A photograph of a closed, spherical telescope dome as seen during the day. Mountains are visible in the background, and several cars are parked in front of a large loading bay.

In astronomy, seeing isn’t always believing, and extra checks are required to make sure we don’t fool ourselves into oversimplifying nature. With the help of citizen scientists, a team of astronomers recently illustrated the value of such thoroughness and demonstrated that three previously observed fuzzy blobs may actually be rare, close-in pairs of brown dwarfs.

Point Sources Confusion

Computer renderings of planets, brown dwarfs, and a small star side by side. All are very similarly sized, though their radii increase in the order given.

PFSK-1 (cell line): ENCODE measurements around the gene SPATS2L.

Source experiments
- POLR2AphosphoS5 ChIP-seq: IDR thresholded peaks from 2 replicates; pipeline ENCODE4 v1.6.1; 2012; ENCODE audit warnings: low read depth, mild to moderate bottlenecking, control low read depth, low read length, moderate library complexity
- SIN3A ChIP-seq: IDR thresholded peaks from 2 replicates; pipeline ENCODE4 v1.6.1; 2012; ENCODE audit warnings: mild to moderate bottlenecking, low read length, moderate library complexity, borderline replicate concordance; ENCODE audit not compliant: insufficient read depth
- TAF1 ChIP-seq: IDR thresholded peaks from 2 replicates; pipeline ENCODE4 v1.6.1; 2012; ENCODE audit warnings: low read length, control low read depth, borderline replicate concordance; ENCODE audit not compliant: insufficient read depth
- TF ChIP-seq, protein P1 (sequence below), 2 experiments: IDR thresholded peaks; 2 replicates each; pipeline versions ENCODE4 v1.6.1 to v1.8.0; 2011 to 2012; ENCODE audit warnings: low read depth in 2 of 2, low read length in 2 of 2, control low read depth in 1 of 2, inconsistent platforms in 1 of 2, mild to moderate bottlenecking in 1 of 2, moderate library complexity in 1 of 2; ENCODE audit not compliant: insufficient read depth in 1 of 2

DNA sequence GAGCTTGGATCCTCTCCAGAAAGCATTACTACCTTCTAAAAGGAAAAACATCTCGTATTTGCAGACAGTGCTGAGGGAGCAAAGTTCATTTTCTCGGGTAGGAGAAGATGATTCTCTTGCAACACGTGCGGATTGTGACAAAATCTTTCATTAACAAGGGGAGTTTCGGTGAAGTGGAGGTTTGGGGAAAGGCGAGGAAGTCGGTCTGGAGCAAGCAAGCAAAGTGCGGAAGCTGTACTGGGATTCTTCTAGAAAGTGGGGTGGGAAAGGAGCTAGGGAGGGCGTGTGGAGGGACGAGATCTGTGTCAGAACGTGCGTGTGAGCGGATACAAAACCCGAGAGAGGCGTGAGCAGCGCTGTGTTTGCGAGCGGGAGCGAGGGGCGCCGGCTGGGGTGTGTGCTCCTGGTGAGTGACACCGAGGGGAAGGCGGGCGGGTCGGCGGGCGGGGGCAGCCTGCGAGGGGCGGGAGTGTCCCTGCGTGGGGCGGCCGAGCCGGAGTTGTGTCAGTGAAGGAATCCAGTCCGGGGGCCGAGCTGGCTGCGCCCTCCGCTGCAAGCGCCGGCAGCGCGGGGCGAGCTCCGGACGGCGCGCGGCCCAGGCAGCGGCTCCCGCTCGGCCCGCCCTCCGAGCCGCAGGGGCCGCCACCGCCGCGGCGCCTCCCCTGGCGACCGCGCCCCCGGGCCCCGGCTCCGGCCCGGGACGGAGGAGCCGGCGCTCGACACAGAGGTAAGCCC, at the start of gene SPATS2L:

A comparison of the size of planets, brown dwarfs, and stars. Click to enlarge. [NASA/JPL-Caltech]

Images of the night sky are undeniably filled with wonders, and features like diffuse nebula and swirling galaxies never fail to impress. However, the most common components of any astronomical image are more mundane: any given image taken with a telescope is filled with small, fuzzy blobs. Astronomers and the public alike most commonly assume these blobs are individual stars, but it’s important to remember that we can’t usually tell by eye alone. Stars are so far away that they are effectively “point sources,” meaning we don’t actually resolve their shapes. They look round and fuzzy not because we actually see the outlines of stars, but instead because our telescope optics and Earth’s atmosphere place caps on the smallest object we can resolve.